Cengage Learning plans to make timely payment to vendors for goods and services provided to the Company during its restructuring in the normal course of business. It is anticipated that employees will continue to receive their usual pay and health and welfare benefits.

Cengage Learning has filed customary “First Day Motions” with the Bankruptcy Court, which, if granted, will help ensure a smooth transition to Chapter 11 without business disruption and will minimize impact on its employees, customers, authors, content providers, business partners, vendors and suppliers. The motions are expected to be addressed promptly by the Court. Cengage Learning plans to make timely payment to vendors for goods and services provided to the Company during its restructuring in the normal course of business. The Company fully anticipates that employees will continue to receive their usual pay and health and welfare benefits and is confident that the Court will approve its request to do so.

Tuesday, July 02, 2013

Fair Use Google?

Judge Denny Chin doesn't move so fast. His current colleagues on the second circuit, of which one is considered a fair use scholar, may have forced him to push the Google Books case a long a little quicker than he has in the past.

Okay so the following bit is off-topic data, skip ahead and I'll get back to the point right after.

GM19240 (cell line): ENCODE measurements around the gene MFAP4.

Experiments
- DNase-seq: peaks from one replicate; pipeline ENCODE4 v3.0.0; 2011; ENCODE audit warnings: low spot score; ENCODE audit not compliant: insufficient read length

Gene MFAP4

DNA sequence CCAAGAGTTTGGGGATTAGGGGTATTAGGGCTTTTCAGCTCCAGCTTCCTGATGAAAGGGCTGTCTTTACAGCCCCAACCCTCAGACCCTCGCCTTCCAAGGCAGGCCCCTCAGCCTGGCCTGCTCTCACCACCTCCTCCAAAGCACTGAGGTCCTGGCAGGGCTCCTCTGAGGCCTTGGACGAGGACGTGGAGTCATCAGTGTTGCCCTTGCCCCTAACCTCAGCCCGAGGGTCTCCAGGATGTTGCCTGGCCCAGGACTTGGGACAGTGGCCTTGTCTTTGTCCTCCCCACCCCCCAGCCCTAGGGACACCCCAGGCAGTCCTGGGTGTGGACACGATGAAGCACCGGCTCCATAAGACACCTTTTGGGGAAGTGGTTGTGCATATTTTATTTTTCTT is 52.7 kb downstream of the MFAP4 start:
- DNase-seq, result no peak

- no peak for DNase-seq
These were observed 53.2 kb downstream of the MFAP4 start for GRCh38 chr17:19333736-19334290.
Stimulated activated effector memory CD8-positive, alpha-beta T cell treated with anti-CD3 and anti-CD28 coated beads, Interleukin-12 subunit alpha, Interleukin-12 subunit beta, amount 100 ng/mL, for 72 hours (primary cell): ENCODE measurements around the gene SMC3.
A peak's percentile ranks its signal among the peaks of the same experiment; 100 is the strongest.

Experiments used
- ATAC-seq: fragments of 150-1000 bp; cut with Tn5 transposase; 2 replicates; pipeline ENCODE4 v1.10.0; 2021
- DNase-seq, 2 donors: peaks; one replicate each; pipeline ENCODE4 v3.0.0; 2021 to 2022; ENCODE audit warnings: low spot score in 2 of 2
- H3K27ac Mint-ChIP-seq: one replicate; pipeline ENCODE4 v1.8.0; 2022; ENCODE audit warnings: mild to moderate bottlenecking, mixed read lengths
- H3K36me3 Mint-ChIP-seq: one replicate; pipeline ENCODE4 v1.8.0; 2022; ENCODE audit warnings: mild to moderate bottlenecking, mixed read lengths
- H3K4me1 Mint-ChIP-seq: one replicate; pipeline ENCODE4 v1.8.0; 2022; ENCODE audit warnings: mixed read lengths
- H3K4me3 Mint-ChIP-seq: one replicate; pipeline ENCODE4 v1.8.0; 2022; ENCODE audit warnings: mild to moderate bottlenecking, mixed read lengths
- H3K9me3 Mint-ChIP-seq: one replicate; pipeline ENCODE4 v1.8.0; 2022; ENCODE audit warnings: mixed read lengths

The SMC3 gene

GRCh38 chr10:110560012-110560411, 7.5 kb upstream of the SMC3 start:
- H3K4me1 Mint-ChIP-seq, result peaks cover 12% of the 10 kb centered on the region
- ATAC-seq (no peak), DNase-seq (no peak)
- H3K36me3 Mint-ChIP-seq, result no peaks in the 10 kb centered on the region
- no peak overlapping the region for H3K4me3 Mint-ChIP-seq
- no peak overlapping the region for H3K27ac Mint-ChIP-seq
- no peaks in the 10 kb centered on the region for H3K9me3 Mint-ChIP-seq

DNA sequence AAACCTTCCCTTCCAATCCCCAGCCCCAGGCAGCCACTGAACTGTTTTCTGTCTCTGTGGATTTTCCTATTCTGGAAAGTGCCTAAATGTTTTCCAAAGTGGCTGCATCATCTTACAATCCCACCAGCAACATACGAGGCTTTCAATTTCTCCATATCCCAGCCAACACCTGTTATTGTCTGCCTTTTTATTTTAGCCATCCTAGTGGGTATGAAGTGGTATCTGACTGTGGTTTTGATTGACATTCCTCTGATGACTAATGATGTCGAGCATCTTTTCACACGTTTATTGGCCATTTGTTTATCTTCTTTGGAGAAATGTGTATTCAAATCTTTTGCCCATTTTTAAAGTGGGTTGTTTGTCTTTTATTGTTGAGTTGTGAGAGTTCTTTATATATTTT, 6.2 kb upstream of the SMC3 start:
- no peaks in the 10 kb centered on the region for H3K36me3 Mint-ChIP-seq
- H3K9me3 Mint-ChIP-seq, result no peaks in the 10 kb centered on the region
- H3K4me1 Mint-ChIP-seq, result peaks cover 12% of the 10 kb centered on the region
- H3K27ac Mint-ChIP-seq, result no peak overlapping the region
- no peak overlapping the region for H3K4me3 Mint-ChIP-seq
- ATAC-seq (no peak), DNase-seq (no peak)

As you may have heard by now, the second circuit has determined that it was premature of Judge Chin (now a colleague) to confirm class status to the case The Author's Guild had brought against Google as a result of their book scanning program. This is clearly Google's victory for several reasons. Firstly, they will get to argue the fair use case which - aside from settling - is what they've always wanted to do and where they expect an outright win. Second, the Author's Guild now has far less expectation for a large pay out but probably crippling legal expenses should they continue.

Copy of the Second Circuit decision
Putting aside the merits of Google’s claim that plaintiffs are not representative of the certified class